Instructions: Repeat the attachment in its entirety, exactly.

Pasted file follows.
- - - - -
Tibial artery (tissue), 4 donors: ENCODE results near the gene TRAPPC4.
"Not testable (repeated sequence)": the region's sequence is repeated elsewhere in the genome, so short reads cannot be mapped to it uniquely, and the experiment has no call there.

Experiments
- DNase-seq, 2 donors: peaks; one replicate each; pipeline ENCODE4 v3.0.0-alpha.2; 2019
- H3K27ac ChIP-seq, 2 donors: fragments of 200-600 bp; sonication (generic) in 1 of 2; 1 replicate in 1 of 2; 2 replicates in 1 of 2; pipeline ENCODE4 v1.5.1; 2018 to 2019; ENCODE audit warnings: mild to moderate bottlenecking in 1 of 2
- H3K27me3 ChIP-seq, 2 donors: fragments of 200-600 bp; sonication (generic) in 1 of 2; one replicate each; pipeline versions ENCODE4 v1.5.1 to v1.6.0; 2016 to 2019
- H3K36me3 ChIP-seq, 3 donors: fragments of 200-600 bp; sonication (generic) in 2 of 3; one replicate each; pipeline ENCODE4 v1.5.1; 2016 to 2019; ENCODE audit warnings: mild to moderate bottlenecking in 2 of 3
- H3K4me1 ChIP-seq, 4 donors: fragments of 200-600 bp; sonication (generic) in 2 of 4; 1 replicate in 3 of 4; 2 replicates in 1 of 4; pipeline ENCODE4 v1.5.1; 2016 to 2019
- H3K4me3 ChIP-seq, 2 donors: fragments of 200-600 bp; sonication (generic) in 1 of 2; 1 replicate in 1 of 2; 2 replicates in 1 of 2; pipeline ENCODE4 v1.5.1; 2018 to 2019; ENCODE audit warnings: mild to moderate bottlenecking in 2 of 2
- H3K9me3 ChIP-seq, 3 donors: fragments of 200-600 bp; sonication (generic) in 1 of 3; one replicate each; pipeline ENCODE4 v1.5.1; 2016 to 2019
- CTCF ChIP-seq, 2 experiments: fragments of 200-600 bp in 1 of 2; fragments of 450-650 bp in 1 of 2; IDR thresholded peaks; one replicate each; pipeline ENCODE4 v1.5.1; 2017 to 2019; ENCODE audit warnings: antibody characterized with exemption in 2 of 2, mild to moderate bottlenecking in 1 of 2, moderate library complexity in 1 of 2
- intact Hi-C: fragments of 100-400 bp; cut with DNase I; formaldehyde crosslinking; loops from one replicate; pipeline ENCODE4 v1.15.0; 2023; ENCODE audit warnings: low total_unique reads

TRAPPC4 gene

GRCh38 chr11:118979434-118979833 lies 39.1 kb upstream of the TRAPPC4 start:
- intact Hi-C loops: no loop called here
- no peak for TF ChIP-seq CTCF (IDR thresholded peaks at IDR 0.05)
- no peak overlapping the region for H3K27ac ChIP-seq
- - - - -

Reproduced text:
Tibial artery (tissue), 4 donors: ENCODE results near the gene TRAPPC4.
"Not testable (repeated sequence)": the region's sequence is repeated elsewhere in the genome, so short reads cannot be mapped to it uniquely, and the experiment has no call there.

Experiments
- DNase-seq, 2 donors: peaks; one replicate each; pipeline ENCODE4 v3.0.0-alpha.2; 2019
- H3K27ac ChIP-seq, 2 donors: fragments of 200-600 bp; sonication (generic) in 1 of 2; 1 replicate in 1 of 2; 2 replicates in 1 of 2; pipeline ENCODE4 v1.5.1; 2018 to 2019; ENCODE audit warnings: mild to moderate bottlenecking in 1 of 2
- H3K27me3 ChIP-seq, 2 donors: fragments of 200-600 bp; sonication (generic) in 1 of 2; one replicate each; pipeline versions ENCODE4 v1.5.1 to v1.6.0; 2016 to 2019
- H3K36me3 ChIP-seq, 3 donors: fragments of 200-600 bp; sonication (generic) in 2 of 3; one replicate each; pipeline ENCODE4 v1.5.1; 2016 to 2019; ENCODE audit warnings: mild to moderate bottlenecking in 2 of 3
- H3K4me1 ChIP-seq, 4 donors: fragments of 200-600 bp; sonication (generic) in 2 of 4; 1 replicate in 3 of 4; 2 replicates in 1 of 4; pipeline ENCODE4 v1.5.1; 2016 to 2019
- H3K4me3 ChIP-seq, 2 donors: fragments of 200-600 bp; sonication (generic) in 1 of 2; 1 replicate in 1 of 2; 2 replicates in 1 of 2; pipeline ENCODE4 v1.5.1; 2018 to 2019; ENCODE audit warnings: mild to moderate bottlenecking in 2 of 2
- H3K9me3 ChIP-seq, 3 donors: fragments of 200-600 bp; sonication (generic) in 1 of 3; one replicate each; pipeline ENCODE4 v1.5.1; 2016 to 2019
- CTCF ChIP-seq, 2 experiments: fragments of 200-600 bp in 1 of 2; fragments of 450-650 bp in 1 of 2; IDR thresholded peaks; one replicate each; pipeline ENCODE4 v1.5.1; 2017 to 2019; ENCODE audit warnings: antibody characterized with exemption in 2 of 2, mild to moderate bottlenecking in 1 of 2, moderate library complexity in 1 of 2
- intact Hi-C: fragments of 100-400 bp; cut with DNase I; formaldehyde crosslinking; loops from one replicate; pipeline ENCODE4 v1.15.0; 2023; ENCODE audit warnings: low total_unique reads

TRAPPC4 gene

GRCh38 chr11:118979434-118979833 lies 39.1 kb upstream of the TRAPPC4 start:
- intact Hi-C loops: no loop called here
- no peak for TF ChIP-seq CTCF (IDR thresholded peaks at IDR 0.05)
- no peak overlapping the region for H3K27ac ChIP-seq